Man freed after murder conviction featured in rejected serial podcast
A US judge has ordered the release of a man convicted in 2000 in a murder case reported on the hit Serial podcast.
At the request of Baltimore prosecutors, Circuit Court Judge Melissa Phinn ordered the overturning of Adnan Syed’s conviction for the 1999 murder of Hae Min Lee and she approved the release of the 41-year-old man. years who spent more than two decades behind bars.
Judge Phinn ruled that the state breached its legal obligation to share exculpatory evidence with Mr Syed’s defence.
She ordered his release and placement under house arrest with an electronic tag. She also ordered the state to decide whether to request a new trial date or drop the case within 30 days.
“Okay, Mr. Syed, you are free to join your family,” Judge Phinn said at the end of the hearing.
Mr Syed, who has always maintained his innocence, received wide attention in 2014 when the first season of Serial focused on the murder of Ms Lee and raised doubts about some of the evidence used by prosecutors, inspiring d innumerable debates on Mr. Syed’s innocence or guilt.
Prosecutors last week filed a motion saying a lengthy investigation with the defense had uncovered new evidence that could undermine the 2000 conviction of Mr Syed, who was Ms Lee’s ex-boyfriend.
“I understand how difficult it is, but we have to make sure we hold the right person accountable,” Assistant State’s Attorney Becky Feldman told the judge as she outlined the details of the case. that undermine the decades-old conviction, including faulty cellphone data. , unreliable testimonies and a potentially biased detective.
He was serving a life sentence after being convicted of strangling the 18-year-old whose body was found buried in a Baltimore park.
The investigation “unveiled undisclosed and newly developed information regarding two alternate suspects, as well as unreliable cellphone tower data,” State Attorney Marilyn Mosby’s office said in a news release the week last.
The suspects were known people at the time of the initial investigation, but were not properly ruled out or disclosed to the defense, said prosecutors, who declined to release information about the suspects due to the ongoing investigation. Classes.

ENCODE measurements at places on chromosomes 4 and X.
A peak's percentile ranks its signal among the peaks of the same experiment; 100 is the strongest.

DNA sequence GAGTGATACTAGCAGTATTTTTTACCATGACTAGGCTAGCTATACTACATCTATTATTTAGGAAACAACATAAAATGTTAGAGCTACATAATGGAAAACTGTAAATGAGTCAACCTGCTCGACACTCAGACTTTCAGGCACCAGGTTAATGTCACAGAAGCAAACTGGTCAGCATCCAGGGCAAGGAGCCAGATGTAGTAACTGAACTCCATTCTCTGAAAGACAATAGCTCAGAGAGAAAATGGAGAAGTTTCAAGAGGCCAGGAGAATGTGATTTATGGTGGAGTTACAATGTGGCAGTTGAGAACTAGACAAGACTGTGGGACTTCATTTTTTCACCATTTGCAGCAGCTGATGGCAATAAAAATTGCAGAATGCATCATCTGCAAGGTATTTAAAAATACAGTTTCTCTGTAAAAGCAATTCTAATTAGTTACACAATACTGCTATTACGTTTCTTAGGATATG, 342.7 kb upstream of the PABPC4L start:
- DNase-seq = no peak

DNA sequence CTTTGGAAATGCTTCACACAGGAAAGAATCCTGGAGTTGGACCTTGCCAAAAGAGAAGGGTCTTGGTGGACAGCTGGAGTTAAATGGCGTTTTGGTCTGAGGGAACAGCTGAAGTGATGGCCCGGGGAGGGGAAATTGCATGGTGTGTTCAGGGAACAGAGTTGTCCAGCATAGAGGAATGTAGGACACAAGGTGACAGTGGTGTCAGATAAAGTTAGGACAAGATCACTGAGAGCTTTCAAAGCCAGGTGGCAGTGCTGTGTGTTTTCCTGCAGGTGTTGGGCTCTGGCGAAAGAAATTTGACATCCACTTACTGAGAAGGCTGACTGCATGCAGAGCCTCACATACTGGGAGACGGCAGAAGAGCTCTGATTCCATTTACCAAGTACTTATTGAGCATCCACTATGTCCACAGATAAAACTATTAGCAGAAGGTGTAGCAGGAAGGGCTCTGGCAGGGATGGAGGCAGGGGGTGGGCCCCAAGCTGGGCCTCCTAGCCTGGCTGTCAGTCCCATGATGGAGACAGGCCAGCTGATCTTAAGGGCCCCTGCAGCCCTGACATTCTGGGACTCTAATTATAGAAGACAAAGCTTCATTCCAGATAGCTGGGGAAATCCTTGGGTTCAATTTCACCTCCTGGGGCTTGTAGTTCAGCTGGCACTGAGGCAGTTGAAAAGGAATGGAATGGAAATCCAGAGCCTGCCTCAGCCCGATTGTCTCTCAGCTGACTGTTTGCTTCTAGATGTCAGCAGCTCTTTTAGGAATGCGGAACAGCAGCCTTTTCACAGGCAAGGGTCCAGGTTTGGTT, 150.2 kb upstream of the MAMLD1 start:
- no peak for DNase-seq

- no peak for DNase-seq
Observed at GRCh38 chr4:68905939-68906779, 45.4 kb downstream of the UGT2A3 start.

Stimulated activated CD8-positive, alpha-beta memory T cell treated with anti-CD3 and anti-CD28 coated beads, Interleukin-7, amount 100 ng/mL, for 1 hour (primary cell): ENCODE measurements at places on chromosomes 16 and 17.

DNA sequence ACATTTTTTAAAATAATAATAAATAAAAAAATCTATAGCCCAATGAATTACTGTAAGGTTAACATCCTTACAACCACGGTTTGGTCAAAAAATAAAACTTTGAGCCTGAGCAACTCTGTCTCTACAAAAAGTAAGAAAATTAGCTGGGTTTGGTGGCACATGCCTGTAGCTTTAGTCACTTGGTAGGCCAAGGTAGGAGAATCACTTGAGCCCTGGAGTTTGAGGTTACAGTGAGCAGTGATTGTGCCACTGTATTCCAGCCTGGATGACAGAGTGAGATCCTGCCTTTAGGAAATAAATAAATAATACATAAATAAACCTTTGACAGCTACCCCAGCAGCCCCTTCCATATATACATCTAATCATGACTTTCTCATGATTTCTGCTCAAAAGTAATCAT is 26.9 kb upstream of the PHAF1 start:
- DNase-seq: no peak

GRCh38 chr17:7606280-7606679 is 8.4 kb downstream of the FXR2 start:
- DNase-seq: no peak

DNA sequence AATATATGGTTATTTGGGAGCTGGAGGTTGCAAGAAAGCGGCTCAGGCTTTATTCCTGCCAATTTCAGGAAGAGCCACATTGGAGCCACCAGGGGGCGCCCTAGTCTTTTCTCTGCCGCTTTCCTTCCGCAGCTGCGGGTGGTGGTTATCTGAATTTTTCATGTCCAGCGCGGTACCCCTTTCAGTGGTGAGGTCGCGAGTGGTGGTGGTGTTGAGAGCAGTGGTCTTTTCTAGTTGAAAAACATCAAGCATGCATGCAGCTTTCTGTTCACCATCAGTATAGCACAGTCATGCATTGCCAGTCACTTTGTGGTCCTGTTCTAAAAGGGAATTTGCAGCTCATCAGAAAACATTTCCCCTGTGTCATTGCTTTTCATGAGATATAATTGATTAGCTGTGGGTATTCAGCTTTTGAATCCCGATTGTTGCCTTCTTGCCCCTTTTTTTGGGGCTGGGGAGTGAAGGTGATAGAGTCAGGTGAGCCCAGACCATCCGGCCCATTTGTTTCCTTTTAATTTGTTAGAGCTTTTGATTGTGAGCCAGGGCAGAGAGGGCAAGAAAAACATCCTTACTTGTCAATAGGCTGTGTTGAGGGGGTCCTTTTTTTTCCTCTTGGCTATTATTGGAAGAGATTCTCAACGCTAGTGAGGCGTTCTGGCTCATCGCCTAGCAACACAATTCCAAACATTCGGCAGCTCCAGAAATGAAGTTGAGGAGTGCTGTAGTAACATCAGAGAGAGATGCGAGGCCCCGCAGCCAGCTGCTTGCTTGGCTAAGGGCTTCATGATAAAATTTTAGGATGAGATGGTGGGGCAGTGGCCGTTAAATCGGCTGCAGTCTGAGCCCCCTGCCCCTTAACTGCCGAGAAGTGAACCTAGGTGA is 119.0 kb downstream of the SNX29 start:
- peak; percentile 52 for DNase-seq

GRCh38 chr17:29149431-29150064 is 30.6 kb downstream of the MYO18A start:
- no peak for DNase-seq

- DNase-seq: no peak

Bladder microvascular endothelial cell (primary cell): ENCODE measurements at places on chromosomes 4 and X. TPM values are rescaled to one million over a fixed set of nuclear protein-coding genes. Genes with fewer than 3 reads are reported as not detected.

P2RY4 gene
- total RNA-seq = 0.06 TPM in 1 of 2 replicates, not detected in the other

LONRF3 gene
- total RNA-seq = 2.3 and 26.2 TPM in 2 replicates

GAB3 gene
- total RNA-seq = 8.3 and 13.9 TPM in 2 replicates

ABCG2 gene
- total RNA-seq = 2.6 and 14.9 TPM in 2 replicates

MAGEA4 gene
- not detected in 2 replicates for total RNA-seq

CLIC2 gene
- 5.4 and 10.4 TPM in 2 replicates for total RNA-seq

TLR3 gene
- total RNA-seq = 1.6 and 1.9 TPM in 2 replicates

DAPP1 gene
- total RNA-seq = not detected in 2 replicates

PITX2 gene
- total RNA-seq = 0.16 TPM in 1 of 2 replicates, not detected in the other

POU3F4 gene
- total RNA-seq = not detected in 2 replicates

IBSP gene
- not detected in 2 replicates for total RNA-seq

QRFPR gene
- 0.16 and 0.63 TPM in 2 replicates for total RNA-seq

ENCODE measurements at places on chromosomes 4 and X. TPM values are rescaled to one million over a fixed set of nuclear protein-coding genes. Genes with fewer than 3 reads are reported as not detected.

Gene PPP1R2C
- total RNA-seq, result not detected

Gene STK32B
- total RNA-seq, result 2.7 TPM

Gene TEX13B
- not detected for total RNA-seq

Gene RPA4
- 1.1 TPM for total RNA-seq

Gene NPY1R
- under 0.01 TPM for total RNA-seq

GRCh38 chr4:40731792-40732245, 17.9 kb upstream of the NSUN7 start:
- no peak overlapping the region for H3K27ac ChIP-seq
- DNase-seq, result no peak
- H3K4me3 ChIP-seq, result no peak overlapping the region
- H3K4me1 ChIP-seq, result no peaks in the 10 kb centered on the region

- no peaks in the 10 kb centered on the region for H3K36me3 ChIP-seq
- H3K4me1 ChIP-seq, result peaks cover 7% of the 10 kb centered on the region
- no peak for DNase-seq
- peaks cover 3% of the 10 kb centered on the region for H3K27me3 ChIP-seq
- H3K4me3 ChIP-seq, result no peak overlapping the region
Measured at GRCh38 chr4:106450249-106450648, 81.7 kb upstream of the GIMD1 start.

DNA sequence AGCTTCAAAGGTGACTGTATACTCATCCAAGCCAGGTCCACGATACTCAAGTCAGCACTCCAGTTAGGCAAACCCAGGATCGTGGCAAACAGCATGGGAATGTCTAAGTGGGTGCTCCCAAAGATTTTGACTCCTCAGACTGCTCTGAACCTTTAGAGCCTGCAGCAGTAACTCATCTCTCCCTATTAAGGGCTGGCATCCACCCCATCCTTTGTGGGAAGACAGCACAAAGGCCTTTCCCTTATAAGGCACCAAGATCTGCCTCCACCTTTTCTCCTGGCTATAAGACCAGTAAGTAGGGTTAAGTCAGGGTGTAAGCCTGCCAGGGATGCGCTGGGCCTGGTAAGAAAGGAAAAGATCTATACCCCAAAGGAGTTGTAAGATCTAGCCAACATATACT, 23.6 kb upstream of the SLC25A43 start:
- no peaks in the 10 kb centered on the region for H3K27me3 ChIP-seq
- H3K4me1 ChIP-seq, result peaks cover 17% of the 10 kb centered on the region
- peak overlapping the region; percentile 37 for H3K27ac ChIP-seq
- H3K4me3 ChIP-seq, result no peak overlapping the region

Prosecutors said they were not claiming that Mr Syed was innocent, but that they did not trust “the integrity of the conviction” and recommended that he be released on bail or bail.
The state’s attorney’s office had said that if the motion was granted, it would effectively place Mr. Syed in a new trial status, overturning his convictions, while the case remained active.
He was led into a crowded courtroom on Monday, handcuffed, wearing a white shirt with a tie. He sat next to his lawyer, and his mother and other family representatives were in the room, as was Ms. Mosby.
In 2016, a lower court ordered a new trial for Mr Syed on the grounds that his lawyer, Cristina Gutierrez, who died in 2004, failed to contact an alibi witness and provided ineffective counsel.
After a series of appeals, Maryland’s highest court in 2019 denied a new trial in a 4-3 opinion. The Court of Appeal agreed with a lower court that Mr Syed’s lawyer failed to investigate an alibi witness, but disagreed that this failure harmed the case. The court said Mr Syed had waived his request for ineffective counsel.
The United States Supreme Court declined to reconsider the case in 2019.
The true-crime podcast was the brainchild of longtime radio producer and former Baltimore Sun reporter Sarah Koenig, who spent more than a year digging into Mr Syed’s case and reporting his findings almost in real time in one-hour segments.
The 12-episode podcast won a Peabody Award and transformed the popularization of podcasts to large audiences.